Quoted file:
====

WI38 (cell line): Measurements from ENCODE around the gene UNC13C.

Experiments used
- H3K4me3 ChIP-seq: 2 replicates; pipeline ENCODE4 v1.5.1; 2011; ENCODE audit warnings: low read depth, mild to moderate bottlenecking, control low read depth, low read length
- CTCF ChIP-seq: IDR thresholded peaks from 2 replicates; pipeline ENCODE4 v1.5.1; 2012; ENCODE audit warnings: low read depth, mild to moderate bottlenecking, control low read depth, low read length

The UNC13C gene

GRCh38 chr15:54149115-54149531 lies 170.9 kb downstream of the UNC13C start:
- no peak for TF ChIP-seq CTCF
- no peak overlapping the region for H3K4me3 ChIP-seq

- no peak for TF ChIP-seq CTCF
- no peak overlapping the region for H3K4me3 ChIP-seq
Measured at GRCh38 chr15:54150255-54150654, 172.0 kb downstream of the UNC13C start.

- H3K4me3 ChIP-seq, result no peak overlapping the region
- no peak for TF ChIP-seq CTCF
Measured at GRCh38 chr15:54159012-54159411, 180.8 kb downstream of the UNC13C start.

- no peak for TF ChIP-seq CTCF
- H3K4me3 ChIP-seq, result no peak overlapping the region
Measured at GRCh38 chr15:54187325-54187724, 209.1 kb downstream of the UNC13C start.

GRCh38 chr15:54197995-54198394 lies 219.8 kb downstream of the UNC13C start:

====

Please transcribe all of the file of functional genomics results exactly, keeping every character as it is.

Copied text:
WI38 (cell line): Measurements from ENCODE around the gene UNC13C.

Experiments used
- H3K4me3 ChIP-seq: 2 replicates; pipeline ENCODE4 v1.5.1; 2011; ENCODE audit warnings: low read depth, mild to moderate bottlenecking, control low read depth, low read length
- CTCF ChIP-seq: IDR thresholded peaks from 2 replicates; pipeline ENCODE4 v1.5.1; 2012; ENCODE audit warnings: low read depth, mild to moderate bottlenecking, control low read depth, low read length

The UNC13C gene

GRCh38 chr15:54149115-54149531 lies 170.9 kb downstream of the UNC13C start:
- no peak for TF ChIP-seq CTCF
- no peak overlapping the region for H3K4me3 ChIP-seq

- no peak for TF ChIP-seq CTCF
- no peak overlapping the region for H3K4me3 ChIP-seq
Measured at GRCh38 chr15:54150255-54150654, 172.0 kb downstream of the UNC13C start.

- H3K4me3 ChIP-seq, result no peak overlapping the region
- no peak for TF ChIP-seq CTCF
Measured at GRCh38 chr15:54159012-54159411, 180.8 kb downstream of the UNC13C start.

- no peak for TF ChIP-seq CTCF
- H3K4me3 ChIP-seq, result no peak overlapping the region
Measured at GRCh38 chr15:54187325-54187724, 209.1 kb downstream of the UNC13C start.

GRCh38 chr15:54197995-54198394 lies 219.8 kb downstream of the UNC13C start: